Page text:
And in the sweetest moment ever, in 2009 Bobby “The Anti-Christ” Bowden was forced to vacate 12 victories because of an academic cheating scandal that also involved the men’s and women’s basketball, baseball, softball and men’s track and field programs. This not only is the best example of a program so corrupted it even torched the sports nobody cares about (a 2007 men’s track national championship was vacated), but these vacated wins meant Bowden would never  catch Joe Paterno as the FBS’s all-time winningest coach.

7) Wichita State Baseball and Basketball — Major Infractions: 7 Wichita State’s baseball and basketball programs have flourished, largely because they can cheat with the big boys. The baseball program has been one of the most successful in recent history, winning the 1989 College World Series and finishing second in 1982, 1991, and 1993. The basketball program reached the Final Four in 1965, Elite Eight in 1981 and Sweet Sixteen in 2006. Of the seven infractions, mentioned here, my favorite involved the basketball team getting punted out of any tournaments after the Elite Eight run in 1981. Seems that the following year, WSU got caught handing out cash payments and and freebie airline tickets. The best part, at the time the penalties were imposed, Wichita State led the NCAA in major infractions. Suck on that, big boys.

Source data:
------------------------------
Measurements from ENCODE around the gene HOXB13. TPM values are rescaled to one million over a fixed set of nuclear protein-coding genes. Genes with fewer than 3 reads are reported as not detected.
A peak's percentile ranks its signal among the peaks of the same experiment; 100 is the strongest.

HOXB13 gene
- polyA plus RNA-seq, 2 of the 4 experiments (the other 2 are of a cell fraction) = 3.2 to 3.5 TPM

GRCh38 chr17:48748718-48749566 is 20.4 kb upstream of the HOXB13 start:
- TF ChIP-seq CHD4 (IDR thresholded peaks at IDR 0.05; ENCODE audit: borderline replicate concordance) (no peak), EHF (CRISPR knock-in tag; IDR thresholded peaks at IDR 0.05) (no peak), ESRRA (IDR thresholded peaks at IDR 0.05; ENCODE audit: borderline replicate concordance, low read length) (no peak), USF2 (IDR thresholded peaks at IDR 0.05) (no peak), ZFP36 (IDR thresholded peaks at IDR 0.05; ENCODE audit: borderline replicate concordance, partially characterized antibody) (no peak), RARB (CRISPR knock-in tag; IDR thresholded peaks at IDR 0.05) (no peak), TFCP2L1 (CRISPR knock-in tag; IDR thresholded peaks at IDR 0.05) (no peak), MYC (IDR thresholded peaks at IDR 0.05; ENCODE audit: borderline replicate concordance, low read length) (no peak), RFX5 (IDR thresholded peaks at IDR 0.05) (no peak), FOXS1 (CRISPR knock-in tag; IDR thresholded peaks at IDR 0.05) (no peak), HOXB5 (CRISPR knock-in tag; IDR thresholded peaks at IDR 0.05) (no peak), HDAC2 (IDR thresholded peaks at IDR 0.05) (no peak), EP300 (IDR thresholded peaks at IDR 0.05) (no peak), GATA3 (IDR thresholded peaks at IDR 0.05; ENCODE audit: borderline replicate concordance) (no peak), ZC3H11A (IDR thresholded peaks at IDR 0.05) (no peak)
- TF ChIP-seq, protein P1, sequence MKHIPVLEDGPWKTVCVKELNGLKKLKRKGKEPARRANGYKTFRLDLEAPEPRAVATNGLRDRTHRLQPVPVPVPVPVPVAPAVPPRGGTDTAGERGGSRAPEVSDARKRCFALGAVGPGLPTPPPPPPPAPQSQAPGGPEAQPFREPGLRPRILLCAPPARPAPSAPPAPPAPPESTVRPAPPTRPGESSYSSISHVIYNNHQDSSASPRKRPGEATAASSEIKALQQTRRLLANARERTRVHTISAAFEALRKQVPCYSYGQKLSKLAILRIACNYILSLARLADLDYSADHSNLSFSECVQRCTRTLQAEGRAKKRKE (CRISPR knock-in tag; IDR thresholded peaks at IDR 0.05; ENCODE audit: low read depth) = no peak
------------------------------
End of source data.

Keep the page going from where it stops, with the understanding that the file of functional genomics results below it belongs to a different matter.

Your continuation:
6) Oklahoma Football — Major Infractions:7  If you have a program on probation, and you would like to see it stay that way, just hire Barry Switzer.  Oklahoma forfeited nine games from the 1972 season because of violations that resulted from the alteration of players’ transcripts; and when Switzer left in 1988, the program was again on probation. Hard to imagine how one gets the the tag of “outlaw program,” considering there was the probation, oh, and a stretch in which there was a shooting and rape in athletic dorm, one player attempted to sell drugs to undercover agent, and another even player robbed Switzer’s home.  In his defense, he likely robbed his own coach because he wasn’t in on the gravy train resulting from being paid by personal checks from Switzer, the scalping of  game tickets, getting free airline tickets, or the usual money-pump stemming from the usual bidding wars during recruitment.

BONUS – Oklahoma basketball, brought to you by the scumbag formerly known as Kelvin Sampson. Kelvin Sampson, the same guy who later crippled the Indiana basketball program due to unethical recruiting practices, made 550 illegal calls to 17 different recruits, and that’s only what they could prove…but then again, cash is always hard to trace.